Dorothy Cross, 870 - MEDUSAE II

      Dorothy Cross, 870 - MEDUSAE II, 2019.

      luminescent print. 38 x 60 cm.

    • John Davies, 961 - MY GHOSTS

      John Davies, 961 - MY GHOSTS, 2019.

      mixed media, figures, backcloth and props.

      9. John Davies’s unsettling sculptures

      So engrossing are the faces, frozen physiques and mournful dignity of the 20 or so figures assembled into the tight, melancholic congregation of John Davies’s sculptural installation My Ghosts that one could easily miss the scatter of smaller clues at their feet that unsettle the scene. Sequestered surreally by a puny white picket fence, and encumbered by dozens of empty wine bottles, a diminutive house and a blank picture frame, the sombre flock seems to have swollen in physical size and emotional magnitude like shapes of a nightmare triggered by profound loss or guilt.

      Preoccupied since the 1980s by the manner in which memory and the elapse of life can sculpt the human face and form, John Davies has built a reputation choreographing ambiguous dramas performed by existential players cast from his own life. On display in a room curated by the figurative painter Tim Hyman RA, the curious collision of seemingly incongruous narratives in My Ghosts creates an aesthetic friction that is almost too much to bear in its near indecipherability. How are we to reconcile the sadness of the inscrutable family at the centre of the larger group, who seem to be conveying the naked body of a dead child, with the spare symbolism of a stop-motion orbit of a planet and swoop of an eagle above and behind them? And who, or what, are we to imagine is approaching from the left, so stealthy in its silent slouch that only the ears of the two dogs, cocked its way, can hear it?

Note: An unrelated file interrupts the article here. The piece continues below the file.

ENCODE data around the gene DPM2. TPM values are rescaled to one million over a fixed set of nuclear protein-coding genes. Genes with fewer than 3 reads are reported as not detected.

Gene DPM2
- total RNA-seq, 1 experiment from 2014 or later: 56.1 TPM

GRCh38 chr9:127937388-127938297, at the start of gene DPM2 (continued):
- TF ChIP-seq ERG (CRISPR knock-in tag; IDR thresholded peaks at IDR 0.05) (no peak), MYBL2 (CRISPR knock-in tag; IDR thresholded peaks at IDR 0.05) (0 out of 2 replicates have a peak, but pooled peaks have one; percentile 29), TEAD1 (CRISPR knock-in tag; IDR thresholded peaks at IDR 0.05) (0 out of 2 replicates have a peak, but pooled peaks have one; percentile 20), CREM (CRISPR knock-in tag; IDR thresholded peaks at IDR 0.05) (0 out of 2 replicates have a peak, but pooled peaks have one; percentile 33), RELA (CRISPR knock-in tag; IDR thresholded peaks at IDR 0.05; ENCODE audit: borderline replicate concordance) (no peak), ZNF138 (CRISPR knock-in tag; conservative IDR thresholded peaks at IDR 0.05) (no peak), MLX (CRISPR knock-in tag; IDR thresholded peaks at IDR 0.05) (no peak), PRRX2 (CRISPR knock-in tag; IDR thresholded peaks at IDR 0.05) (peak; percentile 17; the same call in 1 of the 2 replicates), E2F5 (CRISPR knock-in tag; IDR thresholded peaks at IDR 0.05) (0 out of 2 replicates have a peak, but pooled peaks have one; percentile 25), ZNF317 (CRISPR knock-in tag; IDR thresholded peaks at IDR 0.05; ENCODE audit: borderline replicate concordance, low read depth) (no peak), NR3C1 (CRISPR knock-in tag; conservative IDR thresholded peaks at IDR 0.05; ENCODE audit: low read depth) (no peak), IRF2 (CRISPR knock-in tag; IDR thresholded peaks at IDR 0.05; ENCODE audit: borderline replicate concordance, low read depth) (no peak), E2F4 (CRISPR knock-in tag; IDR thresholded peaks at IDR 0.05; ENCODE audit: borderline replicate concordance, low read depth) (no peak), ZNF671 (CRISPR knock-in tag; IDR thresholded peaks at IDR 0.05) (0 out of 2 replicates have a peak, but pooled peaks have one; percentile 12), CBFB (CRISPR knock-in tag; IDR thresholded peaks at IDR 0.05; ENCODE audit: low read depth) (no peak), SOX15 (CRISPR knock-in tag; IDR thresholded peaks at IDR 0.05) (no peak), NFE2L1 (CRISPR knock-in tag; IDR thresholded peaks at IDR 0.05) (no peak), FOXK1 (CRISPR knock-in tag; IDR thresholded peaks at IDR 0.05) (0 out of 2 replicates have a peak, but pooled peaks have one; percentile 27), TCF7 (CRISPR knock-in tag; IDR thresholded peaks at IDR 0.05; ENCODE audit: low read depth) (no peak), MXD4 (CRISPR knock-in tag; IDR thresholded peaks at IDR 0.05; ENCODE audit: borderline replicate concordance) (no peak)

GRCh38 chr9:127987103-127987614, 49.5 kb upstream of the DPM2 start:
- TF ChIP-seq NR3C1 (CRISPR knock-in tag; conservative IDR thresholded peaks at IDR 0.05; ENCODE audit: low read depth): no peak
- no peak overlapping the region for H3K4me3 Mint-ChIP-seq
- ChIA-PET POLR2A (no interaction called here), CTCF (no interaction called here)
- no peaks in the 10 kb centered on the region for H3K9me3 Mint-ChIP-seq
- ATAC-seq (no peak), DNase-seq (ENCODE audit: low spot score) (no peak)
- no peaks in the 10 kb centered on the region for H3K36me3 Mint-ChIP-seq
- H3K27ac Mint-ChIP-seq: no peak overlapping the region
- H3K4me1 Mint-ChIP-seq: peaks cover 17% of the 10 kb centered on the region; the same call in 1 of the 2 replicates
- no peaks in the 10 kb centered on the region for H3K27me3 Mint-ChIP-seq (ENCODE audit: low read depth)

• Wim Wenders Hon RA, 1574 - ARMENIAN ALPHABET, ARMENIA

      Wim Wenders Hon RA, 1574 - ARMENIAN ALPHABET, ARMENIA, 2019.

      c-print. 178 x 372 cm.

      10. Wim Wenders’s evocative photographs

      Hoisted onto a jumble of huge rocks, their rusted steel surfaces growing more and more distressed by the second under the heat of a south Eurasian sky, the ancient letters of the Armenian alphabet rise like an alien copse of metallic cacti. This powerful picturesque monument, erected in 2005 by the Armenian government to commemorate the enduring legacy of the early medieval Armenian theologian and linguist, Saint Mesrop Mashtots – who invented the system of 36 signs (later expanded to 39) in c.405 CE – caught the imagination of German filmmaker and photographer Wim Wenders Hon RA when travelling through the South Caucasus region in 2008.

      Moved by the experience, Wenders found himself reflecting on the power of these elastic symbols to elevate the profile of a people and an otherwise detached landscape. Save for the emergence of these letters and their ability to assemble and reassemble themselves into profound articulations that can vibrate across the world, Mashtots’ homeland might be significantly poorer in its cultural capital. The sun-soaked ambience and desolate romanticism of this work – which features in a display of Wenders’s photographs in the RA’s McAulay Gallery – recall the tempo and tone of his affecting images of the American West, an enduring series of soulscapes that began when the artist scouted locations for his 1984 film Paris, Texas.

      Image: courtesy Wim Wenders Foundation and Blain|Southern.

    • James Turrell Hon RA, 723 - MORS-SOMNUS (07), MEDIUM DIAMOND GLASS

      James Turrell Hon RA, 723 - MORS-SOMNUS (07), MEDIUM DIAMOND GLASS, 2019.

      LED light, etched glass and shallow space. 137 x 137 cm.

      11. James Turrell’s portal of pure light

      From a diamond aperture in the gallery wall pulses a vibration of something softer and purer than the everyday word ‘light’ conveys. The shape from which this ethereal luminosity emanates, and the feeling of being transported to a place that is at once of this world and beyond it, echoes the quiet orchestration of Mondrian’s tribute to jazz-age New York, Broadway Boogie Woogie (1942-43) – that masterpiece of modern art that Jock McFadyen regards as a prototype for an abstract work that nevertheless fits the show’s theme: “art that describes the world”. Best known for his experimentations with how observers of his work perceive light, colour and the materiality of the world they inhabit, James Turrell’s work is the perfect portal for escaping the hubbub of the exhibition yet remaining in the thick of it.

      Image: © James Turrell, courtesy Pace Gallery.